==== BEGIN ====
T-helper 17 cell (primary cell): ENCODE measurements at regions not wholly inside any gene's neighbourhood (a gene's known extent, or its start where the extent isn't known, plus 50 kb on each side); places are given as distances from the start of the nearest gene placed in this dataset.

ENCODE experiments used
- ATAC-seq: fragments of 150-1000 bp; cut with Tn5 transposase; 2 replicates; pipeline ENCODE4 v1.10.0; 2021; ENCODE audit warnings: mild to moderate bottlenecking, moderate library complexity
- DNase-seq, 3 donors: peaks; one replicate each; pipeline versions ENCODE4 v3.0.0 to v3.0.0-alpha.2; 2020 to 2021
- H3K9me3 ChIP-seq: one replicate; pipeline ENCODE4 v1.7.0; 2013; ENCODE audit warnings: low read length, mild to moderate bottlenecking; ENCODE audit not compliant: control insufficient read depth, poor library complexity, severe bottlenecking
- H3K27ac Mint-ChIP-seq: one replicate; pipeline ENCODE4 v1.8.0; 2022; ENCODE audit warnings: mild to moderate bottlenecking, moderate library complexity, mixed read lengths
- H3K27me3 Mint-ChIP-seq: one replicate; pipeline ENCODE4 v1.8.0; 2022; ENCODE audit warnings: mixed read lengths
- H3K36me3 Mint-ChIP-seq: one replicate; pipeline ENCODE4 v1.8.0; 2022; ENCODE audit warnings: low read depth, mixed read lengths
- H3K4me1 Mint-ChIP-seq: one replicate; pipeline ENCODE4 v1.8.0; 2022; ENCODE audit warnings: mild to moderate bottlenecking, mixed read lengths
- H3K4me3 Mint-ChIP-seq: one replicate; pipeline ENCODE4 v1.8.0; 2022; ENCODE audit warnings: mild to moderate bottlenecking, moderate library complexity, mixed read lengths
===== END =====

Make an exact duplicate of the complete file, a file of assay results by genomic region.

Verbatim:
T-helper 17 cell (primary cell): ENCODE measurements at regions not wholly inside any gene's neighbourhood (a gene's known extent, or its start where the extent isn't known, plus 50 kb on each side); places are given as distances from the start of the nearest gene placed in this dataset.

ENCODE experiments used
- ATAC-seq: fragments of 150-1000 bp; cut with Tn5 transposase; 2 replicates; pipeline ENCODE4 v1.10.0; 2021; ENCODE audit warnings: mild to moderate bottlenecking, moderate library complexity
- DNase-seq, 3 donors: peaks; one replicate each; pipeline versions ENCODE4 v3.0.0 to v3.0.0-alpha.2; 2020 to 2021
- H3K9me3 ChIP-seq: one replicate; pipeline ENCODE4 v1.7.0; 2013; ENCODE audit warnings: low read length, mild to moderate bottlenecking; ENCODE audit not compliant: control insufficient read depth, poor library complexity, severe bottlenecking
- H3K27ac Mint-ChIP-seq: one replicate; pipeline ENCODE4 v1.8.0; 2022; ENCODE audit warnings: mild to moderate bottlenecking, moderate library complexity, mixed read lengths
- H3K27me3 Mint-ChIP-seq: one replicate; pipeline ENCODE4 v1.8.0; 2022; ENCODE audit warnings: mixed read lengths
- H3K36me3 Mint-ChIP-seq: one replicate; pipeline ENCODE4 v1.8.0; 2022; ENCODE audit warnings: low read depth, mixed read lengths
- H3K4me1 Mint-ChIP-seq: one replicate; pipeline ENCODE4 v1.8.0; 2022; ENCODE audit warnings: mild to moderate bottlenecking, mixed read lengths
- H3K4me3 Mint-ChIP-seq: one replicate; pipeline ENCODE4 v1.8.0; 2022; ENCODE audit warnings: mild to moderate bottlenecking, moderate library complexity, mixed read lengths